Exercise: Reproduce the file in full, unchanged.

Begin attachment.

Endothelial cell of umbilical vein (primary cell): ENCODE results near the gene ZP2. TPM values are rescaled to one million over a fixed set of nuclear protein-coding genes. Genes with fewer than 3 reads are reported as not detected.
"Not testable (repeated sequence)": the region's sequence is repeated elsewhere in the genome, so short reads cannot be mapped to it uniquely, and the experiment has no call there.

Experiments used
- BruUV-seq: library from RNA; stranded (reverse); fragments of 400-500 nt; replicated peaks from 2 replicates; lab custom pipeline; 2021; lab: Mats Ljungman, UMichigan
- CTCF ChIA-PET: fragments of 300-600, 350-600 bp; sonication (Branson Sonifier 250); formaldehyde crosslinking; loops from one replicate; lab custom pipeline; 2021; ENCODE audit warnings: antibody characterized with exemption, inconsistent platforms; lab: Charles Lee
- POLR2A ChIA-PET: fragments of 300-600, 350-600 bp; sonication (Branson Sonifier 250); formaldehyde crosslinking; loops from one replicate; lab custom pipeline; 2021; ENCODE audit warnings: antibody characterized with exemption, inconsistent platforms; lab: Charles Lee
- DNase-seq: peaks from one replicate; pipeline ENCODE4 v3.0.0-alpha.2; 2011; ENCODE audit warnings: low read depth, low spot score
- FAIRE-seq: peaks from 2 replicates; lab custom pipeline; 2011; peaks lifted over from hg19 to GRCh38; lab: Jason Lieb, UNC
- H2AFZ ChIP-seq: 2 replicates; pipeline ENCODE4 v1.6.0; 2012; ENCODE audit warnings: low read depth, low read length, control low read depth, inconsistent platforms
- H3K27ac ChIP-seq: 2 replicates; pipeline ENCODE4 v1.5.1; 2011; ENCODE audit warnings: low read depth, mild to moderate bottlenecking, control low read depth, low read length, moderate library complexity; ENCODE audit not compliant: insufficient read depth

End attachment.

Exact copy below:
Endothelial cell of umbilical vein (primary cell): ENCODE results near the gene ZP2. TPM values are rescaled to one million over a fixed set of nuclear protein-coding genes. Genes with fewer than 3 reads are reported as not detected.
"Not testable (repeated sequence)": the region's sequence is repeated elsewhere in the genome, so short reads cannot be mapped to it uniquely, and the experiment has no call there.

Experiments used
- BruUV-seq: library from RNA; stranded (reverse); fragments of 400-500 nt; replicated peaks from 2 replicates; lab custom pipeline; 2021; lab: Mats Ljungman, UMichigan
- CTCF ChIA-PET: fragments of 300-600, 350-600 bp; sonication (Branson Sonifier 250); formaldehyde crosslinking; loops from one replicate; lab custom pipeline; 2021; ENCODE audit warnings: antibody characterized with exemption, inconsistent platforms; lab: Charles Lee
- POLR2A ChIA-PET: fragments of 300-600, 350-600 bp; sonication (Branson Sonifier 250); formaldehyde crosslinking; loops from one replicate; lab custom pipeline; 2021; ENCODE audit warnings: antibody characterized with exemption, inconsistent platforms; lab: Charles Lee
- DNase-seq: peaks from one replicate; pipeline ENCODE4 v3.0.0-alpha.2; 2011; ENCODE audit warnings: low read depth, low spot score
- FAIRE-seq: peaks from 2 replicates; lab custom pipeline; 2011; peaks lifted over from hg19 to GRCh38; lab: Jason Lieb, UNC
- H2AFZ ChIP-seq: 2 replicates; pipeline ENCODE4 v1.6.0; 2012; ENCODE audit warnings: low read depth, low read length, control low read depth, inconsistent platforms
- H3K27ac ChIP-seq: 2 replicates; pipeline ENCODE4 v1.5.1; 2011; ENCODE audit warnings: low read depth, mild to moderate bottlenecking, control low read depth, low read length, moderate library complexity; ENCODE audit not compliant: insufficient read depth